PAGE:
When Balenciaga unveiled the campaign for its SS20 collection in a series of spoof political ads, it felt as though the brand was announcing its plans to run for the US presidency. Key looks from the SS20 range were paired with satirical campaign slogans like “We Vote For Tomorrow,” “Love Is For Everyone,” “Power Of Dreams,” and “Think Big.” One of its models was even made to look like an androgynous Bernie Sanders.

Fashion brands co-opting political themes and imagery nearly always comes across as lame, but Balenciaga’s new campaign is different. In contrast to most other clothing labels, which tend to adopt a kind of banal faux-punk politics, the SS20 promo is drenched in a knowing, sardonic snark that speaks volumes through its subtlety. Unlike Saturday Night Live or The Daily Show, which relies on low-brow, slapstick buffoonery to satirize current affairs, Balenciaga’s new campaign employs a quiet mockery as means of critiquing the current political moment. The brand’s tactically vapid slogans are completely meaningless word salads, yet are, at the same time, unnervingly similar to actual slogans used by real-life politicians on the campaign trail.

Lest we forget, it was only four short years ago that the Libertarian Party candidate Gary Johnson adopted “Our Best America Yet!” as his campaign slogan, as if Johnson’s party regularly builds new visions of America every few years to varying levels of success in much the same way that Apple manufactures iPhones. This might genuinely be more absurd than Balenciaga’s “We Vote For Tomorrow.” Meanwhile, this year, aspiring Democratic president Tulsi Gabbard opted for the hollow platitude of “Lead with Love,” which isn’t far removed from SS20’s “Love Is For Everyone.”

The word “genius” gets thrown around far too easily these days, but what makes the SS20 campaign so clever is how it reflects the genuine cynicism and disdain that so many people have towards politicians at the moment. Speaking as someone who earns a living from writing about politics, I clearly remember the 2016 presidential election being framed by the media as an epic battle between good and evil. This wasn’t merely perceived to be the most consequential vote in a generation — newspaper coverage made it seem like the final battle at the end of a Marvel movie. Yet, despite this supposed historical significance, only 55 percent of voters actually bothered to show up to the polls on election day. Nearly half of the electorate either couldn’t find time to do so or simply thought that it wasn’t worth the effort.

For many, if not most voters, the politicians they see on TV are barely distinguishable from those that appear in Balenciaga’s new campaign. They too talk in meaningless soundbites and empty platitudes that reek of insincerity. Turnout in elections has been steadily declining across much of the Western world for decades and politicians are regularly stuck to the bottom of “most trusted professions” tables, which hints at a growing disillusionment with the political process. Therein lies the brilliance of Balenciaga’s spoof propaganda: it captures the deadening nihilism that has infected contemporary democracy.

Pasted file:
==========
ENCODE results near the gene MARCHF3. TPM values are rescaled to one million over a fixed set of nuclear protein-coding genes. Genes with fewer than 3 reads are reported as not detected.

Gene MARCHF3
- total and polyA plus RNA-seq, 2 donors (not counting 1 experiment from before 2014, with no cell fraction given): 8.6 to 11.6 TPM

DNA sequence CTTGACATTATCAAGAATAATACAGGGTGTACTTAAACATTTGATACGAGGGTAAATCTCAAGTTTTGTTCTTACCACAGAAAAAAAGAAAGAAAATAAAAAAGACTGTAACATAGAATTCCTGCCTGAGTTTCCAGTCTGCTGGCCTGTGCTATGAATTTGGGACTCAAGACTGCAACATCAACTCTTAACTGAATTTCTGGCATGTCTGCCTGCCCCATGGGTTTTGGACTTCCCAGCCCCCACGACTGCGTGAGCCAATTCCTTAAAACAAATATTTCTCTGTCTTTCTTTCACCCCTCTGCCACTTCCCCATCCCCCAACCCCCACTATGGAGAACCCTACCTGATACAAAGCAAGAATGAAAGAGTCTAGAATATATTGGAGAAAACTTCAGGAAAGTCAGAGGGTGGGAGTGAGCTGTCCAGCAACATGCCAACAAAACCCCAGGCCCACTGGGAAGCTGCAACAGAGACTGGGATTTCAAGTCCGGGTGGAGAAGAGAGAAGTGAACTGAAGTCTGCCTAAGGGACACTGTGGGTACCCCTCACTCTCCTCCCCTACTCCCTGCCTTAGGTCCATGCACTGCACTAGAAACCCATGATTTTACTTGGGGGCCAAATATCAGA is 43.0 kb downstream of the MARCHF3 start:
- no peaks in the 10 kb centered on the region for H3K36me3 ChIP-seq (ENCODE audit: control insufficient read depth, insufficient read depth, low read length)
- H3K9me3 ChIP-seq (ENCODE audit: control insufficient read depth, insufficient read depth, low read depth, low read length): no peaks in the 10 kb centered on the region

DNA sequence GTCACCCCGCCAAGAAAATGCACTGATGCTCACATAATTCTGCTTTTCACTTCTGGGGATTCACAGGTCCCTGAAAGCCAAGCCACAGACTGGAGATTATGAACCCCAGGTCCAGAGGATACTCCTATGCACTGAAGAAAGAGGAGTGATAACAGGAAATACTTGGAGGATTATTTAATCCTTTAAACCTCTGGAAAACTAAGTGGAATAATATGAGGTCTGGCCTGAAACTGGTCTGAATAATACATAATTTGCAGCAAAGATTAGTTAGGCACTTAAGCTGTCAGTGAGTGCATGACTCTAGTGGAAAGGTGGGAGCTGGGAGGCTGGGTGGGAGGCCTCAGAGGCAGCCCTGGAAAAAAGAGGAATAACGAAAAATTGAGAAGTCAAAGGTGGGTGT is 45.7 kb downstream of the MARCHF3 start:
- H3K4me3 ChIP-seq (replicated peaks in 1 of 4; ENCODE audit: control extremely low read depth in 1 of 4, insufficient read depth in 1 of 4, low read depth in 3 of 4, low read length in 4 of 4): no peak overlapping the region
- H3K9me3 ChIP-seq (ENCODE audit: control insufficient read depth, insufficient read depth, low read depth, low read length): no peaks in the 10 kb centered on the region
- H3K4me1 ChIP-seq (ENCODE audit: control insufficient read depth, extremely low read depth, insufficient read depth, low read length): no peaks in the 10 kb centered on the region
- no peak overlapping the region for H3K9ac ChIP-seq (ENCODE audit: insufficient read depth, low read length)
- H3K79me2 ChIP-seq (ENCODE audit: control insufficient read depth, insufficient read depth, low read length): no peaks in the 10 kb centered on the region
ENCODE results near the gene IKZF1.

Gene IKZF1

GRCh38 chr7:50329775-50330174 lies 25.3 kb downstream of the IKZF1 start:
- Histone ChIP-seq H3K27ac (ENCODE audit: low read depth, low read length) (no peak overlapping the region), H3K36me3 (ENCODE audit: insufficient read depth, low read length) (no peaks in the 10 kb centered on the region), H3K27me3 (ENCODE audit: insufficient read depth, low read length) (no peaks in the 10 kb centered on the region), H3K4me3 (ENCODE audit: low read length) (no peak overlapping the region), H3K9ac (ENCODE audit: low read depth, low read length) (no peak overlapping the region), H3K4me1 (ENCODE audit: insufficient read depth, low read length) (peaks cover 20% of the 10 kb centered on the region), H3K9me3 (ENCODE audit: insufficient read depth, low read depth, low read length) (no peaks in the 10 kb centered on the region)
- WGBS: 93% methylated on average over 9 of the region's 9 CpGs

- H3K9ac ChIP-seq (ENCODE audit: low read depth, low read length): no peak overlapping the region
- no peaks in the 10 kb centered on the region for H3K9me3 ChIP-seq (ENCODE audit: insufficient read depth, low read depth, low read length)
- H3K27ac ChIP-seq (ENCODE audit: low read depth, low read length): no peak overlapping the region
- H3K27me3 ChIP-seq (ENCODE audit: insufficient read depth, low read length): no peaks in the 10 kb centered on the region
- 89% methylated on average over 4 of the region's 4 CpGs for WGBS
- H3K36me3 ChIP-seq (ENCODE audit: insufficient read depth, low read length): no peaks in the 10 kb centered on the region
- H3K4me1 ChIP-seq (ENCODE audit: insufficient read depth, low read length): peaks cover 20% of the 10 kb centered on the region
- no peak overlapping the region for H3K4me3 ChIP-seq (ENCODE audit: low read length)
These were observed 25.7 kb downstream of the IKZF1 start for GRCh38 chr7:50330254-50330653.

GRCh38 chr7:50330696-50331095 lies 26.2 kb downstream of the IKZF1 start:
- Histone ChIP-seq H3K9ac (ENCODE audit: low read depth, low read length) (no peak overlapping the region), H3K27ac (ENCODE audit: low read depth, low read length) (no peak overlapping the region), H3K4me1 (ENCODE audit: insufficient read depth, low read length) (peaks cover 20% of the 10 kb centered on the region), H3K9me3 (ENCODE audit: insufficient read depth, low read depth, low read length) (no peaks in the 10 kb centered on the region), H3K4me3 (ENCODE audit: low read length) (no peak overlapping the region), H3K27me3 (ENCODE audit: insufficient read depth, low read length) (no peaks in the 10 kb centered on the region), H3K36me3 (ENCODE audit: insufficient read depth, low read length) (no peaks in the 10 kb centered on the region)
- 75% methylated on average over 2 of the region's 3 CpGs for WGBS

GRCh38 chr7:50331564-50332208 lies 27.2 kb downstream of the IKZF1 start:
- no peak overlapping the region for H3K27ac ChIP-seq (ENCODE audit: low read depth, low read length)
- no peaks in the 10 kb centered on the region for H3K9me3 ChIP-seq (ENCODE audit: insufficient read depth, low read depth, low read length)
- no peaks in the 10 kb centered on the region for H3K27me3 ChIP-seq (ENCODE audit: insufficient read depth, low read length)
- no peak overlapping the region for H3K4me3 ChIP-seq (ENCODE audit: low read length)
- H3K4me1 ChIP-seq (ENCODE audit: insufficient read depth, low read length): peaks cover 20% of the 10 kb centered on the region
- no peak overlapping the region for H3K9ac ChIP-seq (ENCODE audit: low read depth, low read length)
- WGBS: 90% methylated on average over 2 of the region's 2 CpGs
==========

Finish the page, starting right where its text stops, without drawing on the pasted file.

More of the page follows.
What makes this campaign even more interesting is that it doesn’t take the predictable route of attempting to mock Donald Trump or any of the other rightwing populists of the moment. Gvasalia quite clearly understands that Trump, as a kitschy TV show president, is beyond satire, and that the only person who can make him look any more ridiculous than he already is is Trump himself.

Instead, the Georgian designer takes his visual cues from more benign political actors: the US Democratic Party and the EU. When the SS20 collection debuted at Paris Fashion Week last September, Gvasalia described the runway show as a “Balenciaga parliament or assembly” and the whole runway was bathed in a shade of blue reminiscent of the European flag. Even the seating was arranged in a pattern reminiscent of the European Parliament’s hemicycle chamber. There could be a hidden significance to this. For the past 30 years or so, both organizations have been dominated by moderate, centrist politicians, most of whom tend to look the same, sound the same, and speak in the same hollow bromides that Balenciaga’s new collection satirizes.

Trump and other rightwing demagogues may be the beneficiaries of the widespread dissatisfaction that plagues modern democracies, but they did not cause it. The rot set in under their bland, sensible predecessors, who many voters dismiss as “all the same,” “just as bad as each other,” and “in it for themselves.” The men in suits who still make up the bulk of the Democratic Party and EU establishments sowed the seeds of the current populist era and Balenciaga’s SS20 collection could, therefore, be seen as a time capsule that will serve as an enduring reminder of the true culprits of our present political malaise.

But perhaps what’s most brilliant about this campaign is the fact that there’s an added potency in the fact that this critique has come from a clothing brand. Fashion is often dismissed as superficial and frivolous, whereas politics is supposed to be grownup and serious. So to have a fashion designer call out politicians for their perceived falseness is a pretty damning indictment of their current standing. Gvasalia is a man who hangs out at Fashion Week parties and trades in polyester, so there should be little doubt that he knows how to recognize fakeness when he sees it.

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